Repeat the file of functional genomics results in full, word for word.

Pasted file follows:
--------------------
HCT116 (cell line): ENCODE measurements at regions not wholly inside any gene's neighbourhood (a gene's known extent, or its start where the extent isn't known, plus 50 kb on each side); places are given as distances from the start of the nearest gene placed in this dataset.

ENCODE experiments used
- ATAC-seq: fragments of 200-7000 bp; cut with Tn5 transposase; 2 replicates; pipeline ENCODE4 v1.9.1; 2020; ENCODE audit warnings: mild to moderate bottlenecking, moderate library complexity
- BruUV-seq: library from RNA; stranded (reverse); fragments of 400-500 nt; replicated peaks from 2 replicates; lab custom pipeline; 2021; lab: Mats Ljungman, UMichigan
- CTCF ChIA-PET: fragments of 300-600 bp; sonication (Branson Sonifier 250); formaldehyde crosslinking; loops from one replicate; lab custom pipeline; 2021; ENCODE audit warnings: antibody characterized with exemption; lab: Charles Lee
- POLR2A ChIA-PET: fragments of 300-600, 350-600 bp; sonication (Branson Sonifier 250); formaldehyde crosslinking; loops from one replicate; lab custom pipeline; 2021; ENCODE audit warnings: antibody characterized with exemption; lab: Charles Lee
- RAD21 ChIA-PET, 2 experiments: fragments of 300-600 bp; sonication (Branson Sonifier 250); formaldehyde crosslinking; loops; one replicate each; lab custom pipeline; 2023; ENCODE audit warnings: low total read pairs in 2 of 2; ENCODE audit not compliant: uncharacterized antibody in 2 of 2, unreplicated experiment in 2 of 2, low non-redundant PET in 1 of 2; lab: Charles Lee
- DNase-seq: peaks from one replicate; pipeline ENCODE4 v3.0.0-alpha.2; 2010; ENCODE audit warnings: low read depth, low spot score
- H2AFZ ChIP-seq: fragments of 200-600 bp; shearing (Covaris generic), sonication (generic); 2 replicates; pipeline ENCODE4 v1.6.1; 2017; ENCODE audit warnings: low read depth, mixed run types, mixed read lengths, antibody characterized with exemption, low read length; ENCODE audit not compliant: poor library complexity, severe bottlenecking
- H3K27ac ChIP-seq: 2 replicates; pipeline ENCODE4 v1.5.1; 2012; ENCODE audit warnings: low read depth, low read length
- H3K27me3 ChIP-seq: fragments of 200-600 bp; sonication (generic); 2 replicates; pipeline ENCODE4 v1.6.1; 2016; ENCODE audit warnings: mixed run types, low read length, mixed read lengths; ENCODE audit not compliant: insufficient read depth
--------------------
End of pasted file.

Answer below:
HCT116 (cell line): ENCODE measurements at regions not wholly inside any gene's neighbourhood (a gene's known extent, or its start where the extent isn't known, plus 50 kb on each side); places are given as distances from the start of the nearest gene placed in this dataset.

ENCODE experiments used
- ATAC-seq: fragments of 200-7000 bp; cut with Tn5 transposase; 2 replicates; pipeline ENCODE4 v1.9.1; 2020; ENCODE audit warnings: mild to moderate bottlenecking, moderate library complexity
- BruUV-seq: library from RNA; stranded (reverse); fragments of 400-500 nt; replicated peaks from 2 replicates; lab custom pipeline; 2021; lab: Mats Ljungman, UMichigan
- CTCF ChIA-PET: fragments of 300-600 bp; sonication (Branson Sonifier 250); formaldehyde crosslinking; loops from one replicate; lab custom pipeline; 2021; ENCODE audit warnings: antibody characterized with exemption; lab: Charles Lee
- POLR2A ChIA-PET: fragments of 300-600, 350-600 bp; sonication (Branson Sonifier 250); formaldehyde crosslinking; loops from one replicate; lab custom pipeline; 2021; ENCODE audit warnings: antibody characterized with exemption; lab: Charles Lee
- RAD21 ChIA-PET, 2 experiments: fragments of 300-600 bp; sonication (Branson Sonifier 250); formaldehyde crosslinking; loops; one replicate each; lab custom pipeline; 2023; ENCODE audit warnings: low total read pairs in 2 of 2; ENCODE audit not compliant: uncharacterized antibody in 2 of 2, unreplicated experiment in 2 of 2, low non-redundant PET in 1 of 2; lab: Charles Lee
- DNase-seq: peaks from one replicate; pipeline ENCODE4 v3.0.0-alpha.2; 2010; ENCODE audit warnings: low read depth, low spot score
- H2AFZ ChIP-seq: fragments of 200-600 bp; shearing (Covaris generic), sonication (generic); 2 replicates; pipeline ENCODE4 v1.6.1; 2017; ENCODE audit warnings: low read depth, mixed run types, mixed read lengths, antibody characterized with exemption, low read length; ENCODE audit not compliant: poor library complexity, severe bottlenecking
- H3K27ac ChIP-seq: 2 replicates; pipeline ENCODE4 v1.5.1; 2012; ENCODE audit warnings: low read depth, low read length
- H3K27me3 ChIP-seq: fragments of 200-600 bp; sonication (generic); 2 replicates; pipeline ENCODE4 v1.6.1; 2016; ENCODE audit warnings: mixed run types, low read length, mixed read lengths; ENCODE audit not compliant: insufficient read depth